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This comprehensive guidebook is an invaluable reference for patients and health professionals as they navigate the murky waters of cancer treatment and survivorship. While several other books address only specific aspects of living with cancer and its aftermath, Silver's reference covers all aspects of life during and after cancer, touching on issues that range from pain management to responding to children's questions about cancer such as, "Are you going to die?"
Author: Julie K. Silver, MD
Publisher: The Johns Hopkins University Press, Baltimore
STEPHANIE ROSS, PhD
Department of Psychiatry and Behavioral Sciences
Northwestern University Feinberg School of Medicine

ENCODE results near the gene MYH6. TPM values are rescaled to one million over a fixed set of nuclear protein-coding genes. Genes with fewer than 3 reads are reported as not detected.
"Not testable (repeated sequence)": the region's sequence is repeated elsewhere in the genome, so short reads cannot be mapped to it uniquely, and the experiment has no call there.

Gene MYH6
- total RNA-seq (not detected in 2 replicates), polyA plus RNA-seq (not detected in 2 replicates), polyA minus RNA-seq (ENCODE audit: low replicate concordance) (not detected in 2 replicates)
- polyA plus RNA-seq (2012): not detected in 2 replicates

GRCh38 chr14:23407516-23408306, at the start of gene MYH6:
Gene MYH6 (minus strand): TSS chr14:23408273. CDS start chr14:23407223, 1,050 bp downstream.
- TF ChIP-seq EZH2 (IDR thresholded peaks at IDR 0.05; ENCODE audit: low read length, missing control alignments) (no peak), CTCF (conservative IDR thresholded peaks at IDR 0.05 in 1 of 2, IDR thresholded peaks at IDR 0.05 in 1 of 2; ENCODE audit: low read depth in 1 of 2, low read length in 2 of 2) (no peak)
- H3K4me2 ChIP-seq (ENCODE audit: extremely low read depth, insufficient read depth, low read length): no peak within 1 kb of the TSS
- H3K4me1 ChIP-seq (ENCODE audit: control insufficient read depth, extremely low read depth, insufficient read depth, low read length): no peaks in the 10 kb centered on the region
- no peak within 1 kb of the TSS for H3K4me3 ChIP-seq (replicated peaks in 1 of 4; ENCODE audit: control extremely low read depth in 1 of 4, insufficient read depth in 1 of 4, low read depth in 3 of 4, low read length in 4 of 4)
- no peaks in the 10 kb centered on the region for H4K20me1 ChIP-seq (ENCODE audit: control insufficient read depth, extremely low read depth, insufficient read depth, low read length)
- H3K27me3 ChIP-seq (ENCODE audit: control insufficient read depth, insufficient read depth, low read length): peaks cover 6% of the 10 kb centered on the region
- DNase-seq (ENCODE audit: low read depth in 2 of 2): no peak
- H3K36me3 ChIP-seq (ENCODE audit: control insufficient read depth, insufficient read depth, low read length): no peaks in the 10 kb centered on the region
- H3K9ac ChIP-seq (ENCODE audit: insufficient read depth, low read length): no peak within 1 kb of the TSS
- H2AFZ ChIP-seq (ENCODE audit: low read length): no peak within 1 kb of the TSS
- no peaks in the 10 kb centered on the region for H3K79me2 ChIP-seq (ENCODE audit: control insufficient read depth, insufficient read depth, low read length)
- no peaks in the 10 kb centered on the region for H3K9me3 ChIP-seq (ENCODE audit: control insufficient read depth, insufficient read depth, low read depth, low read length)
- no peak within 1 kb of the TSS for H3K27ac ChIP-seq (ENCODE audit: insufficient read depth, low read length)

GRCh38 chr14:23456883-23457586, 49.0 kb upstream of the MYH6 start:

This comprehensive guidebook is an invaluable reference for patients and health professionals as they navigate the murky waters of cancer treatment and survivorship. While several other books address only specific aspects of living with cancer and its aftermath, Silver's reference covers all aspects of life during and after cancer, touching on issues that range from pain management to responding to children's questions about cancer such as, "Are you going to die?" Silver's work integrates an exhaustive review of clinical research and self-help materials on survivorship with her combined personal and professional viewpoints. Silver's expertise as a physiatrist specializing in cancer rehabilitation, her own experience with cancer, and her wisdom as a mother, wife, and professional colleague provide her with an invaluable perspective in relaying advice to fellow survivors. Due to the paucity of research regarding other cancer sites, much of the cited studies and clinical examples in the book pertain to breast cancer. However, the information applies to and should appeal to a wide audience of patients, survivors, family members, and health-care professionals.